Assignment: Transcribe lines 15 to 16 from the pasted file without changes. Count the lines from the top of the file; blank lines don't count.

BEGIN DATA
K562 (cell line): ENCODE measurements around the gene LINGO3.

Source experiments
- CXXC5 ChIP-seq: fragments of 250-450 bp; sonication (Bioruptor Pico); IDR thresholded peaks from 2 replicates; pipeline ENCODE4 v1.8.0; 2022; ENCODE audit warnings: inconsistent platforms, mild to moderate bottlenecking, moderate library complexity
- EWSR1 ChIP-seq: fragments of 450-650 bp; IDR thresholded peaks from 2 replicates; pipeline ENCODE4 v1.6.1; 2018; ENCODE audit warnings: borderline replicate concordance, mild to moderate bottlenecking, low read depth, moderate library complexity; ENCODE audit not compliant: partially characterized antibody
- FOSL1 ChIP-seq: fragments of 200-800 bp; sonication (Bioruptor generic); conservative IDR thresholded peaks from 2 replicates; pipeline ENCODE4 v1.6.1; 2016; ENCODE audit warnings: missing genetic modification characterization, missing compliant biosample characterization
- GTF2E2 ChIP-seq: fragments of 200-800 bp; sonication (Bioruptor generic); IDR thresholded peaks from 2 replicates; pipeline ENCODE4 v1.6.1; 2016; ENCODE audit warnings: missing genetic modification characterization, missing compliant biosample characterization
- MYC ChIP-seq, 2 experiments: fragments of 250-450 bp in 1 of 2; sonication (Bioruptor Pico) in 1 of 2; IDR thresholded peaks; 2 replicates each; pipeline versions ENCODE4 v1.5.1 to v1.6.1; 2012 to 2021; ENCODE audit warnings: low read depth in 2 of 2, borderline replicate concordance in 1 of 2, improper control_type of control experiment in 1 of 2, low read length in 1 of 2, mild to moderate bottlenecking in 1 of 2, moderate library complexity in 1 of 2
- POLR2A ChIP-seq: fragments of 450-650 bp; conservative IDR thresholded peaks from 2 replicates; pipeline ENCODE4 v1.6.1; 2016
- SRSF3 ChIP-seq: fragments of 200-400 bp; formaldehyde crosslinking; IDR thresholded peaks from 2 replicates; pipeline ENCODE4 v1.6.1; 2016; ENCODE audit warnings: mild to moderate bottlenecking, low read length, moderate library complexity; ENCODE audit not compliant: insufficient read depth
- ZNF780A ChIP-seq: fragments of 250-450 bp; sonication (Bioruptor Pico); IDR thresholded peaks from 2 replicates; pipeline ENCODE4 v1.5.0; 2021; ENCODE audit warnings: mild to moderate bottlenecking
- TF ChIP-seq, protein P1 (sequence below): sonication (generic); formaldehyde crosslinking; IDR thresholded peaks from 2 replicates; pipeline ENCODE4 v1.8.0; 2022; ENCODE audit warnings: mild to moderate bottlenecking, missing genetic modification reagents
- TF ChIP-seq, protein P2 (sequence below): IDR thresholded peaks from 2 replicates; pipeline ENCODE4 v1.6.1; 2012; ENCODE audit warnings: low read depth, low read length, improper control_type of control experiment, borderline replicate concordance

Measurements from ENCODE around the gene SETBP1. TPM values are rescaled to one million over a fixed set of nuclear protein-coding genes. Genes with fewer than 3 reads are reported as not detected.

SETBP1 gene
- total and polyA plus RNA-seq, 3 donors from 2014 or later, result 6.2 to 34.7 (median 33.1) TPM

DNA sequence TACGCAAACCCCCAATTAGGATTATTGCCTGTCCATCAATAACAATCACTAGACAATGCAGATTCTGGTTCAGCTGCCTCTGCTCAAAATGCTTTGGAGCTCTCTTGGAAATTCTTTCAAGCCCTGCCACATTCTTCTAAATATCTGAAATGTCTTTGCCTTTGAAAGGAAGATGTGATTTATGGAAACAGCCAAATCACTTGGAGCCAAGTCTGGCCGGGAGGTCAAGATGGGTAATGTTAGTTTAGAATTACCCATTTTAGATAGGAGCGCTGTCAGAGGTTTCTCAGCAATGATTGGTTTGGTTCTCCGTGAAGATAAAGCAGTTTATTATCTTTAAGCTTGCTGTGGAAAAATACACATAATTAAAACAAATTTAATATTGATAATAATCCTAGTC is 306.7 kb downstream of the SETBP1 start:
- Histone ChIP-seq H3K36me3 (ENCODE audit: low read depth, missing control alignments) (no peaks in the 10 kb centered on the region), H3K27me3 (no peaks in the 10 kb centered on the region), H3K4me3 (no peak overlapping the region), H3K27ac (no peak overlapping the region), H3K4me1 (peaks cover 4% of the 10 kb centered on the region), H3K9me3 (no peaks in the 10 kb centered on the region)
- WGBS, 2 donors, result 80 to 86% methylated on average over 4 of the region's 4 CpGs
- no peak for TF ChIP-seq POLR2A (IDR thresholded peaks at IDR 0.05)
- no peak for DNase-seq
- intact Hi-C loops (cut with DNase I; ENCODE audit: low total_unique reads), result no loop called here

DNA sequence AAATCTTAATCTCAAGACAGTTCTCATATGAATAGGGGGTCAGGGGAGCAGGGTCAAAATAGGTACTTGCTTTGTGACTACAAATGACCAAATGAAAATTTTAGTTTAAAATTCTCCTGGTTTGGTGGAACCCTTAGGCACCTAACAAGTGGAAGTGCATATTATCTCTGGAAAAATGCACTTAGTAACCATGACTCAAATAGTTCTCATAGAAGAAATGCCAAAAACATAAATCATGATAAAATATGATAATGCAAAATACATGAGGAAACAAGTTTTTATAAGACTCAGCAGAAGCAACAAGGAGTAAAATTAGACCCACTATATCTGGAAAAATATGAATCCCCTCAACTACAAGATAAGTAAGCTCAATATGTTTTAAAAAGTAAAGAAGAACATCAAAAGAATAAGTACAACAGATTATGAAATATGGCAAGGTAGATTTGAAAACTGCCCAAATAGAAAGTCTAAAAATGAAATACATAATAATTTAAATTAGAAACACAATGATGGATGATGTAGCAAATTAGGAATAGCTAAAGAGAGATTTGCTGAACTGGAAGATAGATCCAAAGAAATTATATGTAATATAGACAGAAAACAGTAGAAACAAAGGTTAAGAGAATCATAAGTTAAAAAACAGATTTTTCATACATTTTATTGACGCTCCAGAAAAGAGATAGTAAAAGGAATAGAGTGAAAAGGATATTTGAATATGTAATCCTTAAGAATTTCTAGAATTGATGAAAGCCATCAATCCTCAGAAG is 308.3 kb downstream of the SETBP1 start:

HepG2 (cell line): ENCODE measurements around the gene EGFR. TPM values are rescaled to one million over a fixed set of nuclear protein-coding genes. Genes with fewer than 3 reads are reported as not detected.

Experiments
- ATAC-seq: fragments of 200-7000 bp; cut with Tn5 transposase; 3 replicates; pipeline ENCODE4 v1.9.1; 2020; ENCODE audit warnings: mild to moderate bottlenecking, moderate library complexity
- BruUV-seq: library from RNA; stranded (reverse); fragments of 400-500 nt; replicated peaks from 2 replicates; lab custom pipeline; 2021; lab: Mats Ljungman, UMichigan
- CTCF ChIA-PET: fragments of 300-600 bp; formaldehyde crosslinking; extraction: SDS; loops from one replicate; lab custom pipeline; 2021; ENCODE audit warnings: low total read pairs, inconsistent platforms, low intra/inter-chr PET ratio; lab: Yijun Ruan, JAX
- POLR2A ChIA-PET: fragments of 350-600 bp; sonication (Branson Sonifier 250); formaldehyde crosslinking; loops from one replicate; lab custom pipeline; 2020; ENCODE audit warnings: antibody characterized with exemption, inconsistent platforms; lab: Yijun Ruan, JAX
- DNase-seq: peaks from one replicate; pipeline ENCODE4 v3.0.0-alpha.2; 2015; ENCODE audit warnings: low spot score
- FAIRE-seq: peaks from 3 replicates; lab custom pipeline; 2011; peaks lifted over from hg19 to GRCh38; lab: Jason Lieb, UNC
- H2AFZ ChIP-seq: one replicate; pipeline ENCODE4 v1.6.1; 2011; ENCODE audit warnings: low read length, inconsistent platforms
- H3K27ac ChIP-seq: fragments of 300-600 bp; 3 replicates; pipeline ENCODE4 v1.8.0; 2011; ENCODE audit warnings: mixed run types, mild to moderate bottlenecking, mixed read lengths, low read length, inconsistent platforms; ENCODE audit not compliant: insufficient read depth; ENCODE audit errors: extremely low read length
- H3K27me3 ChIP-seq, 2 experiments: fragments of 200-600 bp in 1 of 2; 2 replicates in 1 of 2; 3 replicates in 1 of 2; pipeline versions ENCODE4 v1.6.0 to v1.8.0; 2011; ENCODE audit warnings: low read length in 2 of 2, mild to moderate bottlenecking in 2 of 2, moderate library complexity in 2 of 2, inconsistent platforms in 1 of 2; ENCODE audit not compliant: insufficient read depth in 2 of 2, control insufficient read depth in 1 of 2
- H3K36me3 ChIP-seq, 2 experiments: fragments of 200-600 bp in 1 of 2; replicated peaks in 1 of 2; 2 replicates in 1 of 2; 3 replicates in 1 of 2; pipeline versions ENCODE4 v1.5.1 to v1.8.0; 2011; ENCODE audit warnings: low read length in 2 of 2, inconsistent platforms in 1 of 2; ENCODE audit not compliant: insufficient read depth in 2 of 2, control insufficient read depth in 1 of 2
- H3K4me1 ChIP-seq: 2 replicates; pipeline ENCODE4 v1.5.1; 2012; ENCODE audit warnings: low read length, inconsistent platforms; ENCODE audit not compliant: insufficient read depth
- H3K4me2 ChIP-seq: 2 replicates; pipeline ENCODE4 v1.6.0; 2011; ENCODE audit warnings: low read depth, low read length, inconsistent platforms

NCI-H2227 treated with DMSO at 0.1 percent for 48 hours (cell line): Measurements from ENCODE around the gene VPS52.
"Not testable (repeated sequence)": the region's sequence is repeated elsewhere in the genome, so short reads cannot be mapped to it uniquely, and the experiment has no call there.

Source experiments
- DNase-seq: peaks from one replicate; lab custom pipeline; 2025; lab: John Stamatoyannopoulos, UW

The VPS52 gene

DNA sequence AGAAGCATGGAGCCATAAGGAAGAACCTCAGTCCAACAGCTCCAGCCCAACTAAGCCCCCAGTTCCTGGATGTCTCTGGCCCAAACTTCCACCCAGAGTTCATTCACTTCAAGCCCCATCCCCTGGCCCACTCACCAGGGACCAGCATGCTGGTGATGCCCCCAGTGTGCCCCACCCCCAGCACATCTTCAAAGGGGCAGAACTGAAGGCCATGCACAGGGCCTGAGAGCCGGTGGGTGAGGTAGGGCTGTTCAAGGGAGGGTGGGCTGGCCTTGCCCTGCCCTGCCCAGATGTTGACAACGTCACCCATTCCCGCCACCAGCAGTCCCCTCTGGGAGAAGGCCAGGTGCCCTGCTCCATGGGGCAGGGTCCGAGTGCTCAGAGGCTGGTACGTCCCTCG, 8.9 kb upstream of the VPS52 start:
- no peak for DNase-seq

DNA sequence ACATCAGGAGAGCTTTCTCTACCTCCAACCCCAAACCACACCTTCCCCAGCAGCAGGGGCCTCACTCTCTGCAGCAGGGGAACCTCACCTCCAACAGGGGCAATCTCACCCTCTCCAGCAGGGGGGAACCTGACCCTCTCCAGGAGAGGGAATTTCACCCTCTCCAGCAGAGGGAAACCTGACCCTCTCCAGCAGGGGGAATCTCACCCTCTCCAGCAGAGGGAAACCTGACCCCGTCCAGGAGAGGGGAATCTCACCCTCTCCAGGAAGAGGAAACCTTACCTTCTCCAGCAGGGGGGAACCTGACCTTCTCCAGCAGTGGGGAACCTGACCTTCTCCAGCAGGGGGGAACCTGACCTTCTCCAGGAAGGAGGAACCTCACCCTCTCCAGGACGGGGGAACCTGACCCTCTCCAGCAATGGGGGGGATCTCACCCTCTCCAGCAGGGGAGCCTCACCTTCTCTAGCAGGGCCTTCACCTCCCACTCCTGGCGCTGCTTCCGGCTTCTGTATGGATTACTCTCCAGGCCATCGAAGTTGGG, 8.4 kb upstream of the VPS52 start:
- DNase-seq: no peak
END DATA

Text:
- total and polyA plus RNA-seq, 3 donors from 2014 or later, result 6.2 to 34.7 (median 33.1) TPM

DNA sequence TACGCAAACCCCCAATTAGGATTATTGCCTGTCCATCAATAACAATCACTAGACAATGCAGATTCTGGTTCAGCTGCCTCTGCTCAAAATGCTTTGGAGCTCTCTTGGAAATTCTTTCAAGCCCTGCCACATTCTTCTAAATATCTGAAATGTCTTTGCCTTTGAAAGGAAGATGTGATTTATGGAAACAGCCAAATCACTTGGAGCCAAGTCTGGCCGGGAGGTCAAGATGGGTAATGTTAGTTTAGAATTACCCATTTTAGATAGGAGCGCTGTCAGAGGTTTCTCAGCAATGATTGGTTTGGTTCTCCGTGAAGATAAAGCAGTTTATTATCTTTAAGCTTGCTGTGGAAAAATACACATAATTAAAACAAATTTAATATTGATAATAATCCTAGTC is 306.7 kb downstream of the SETBP1 start: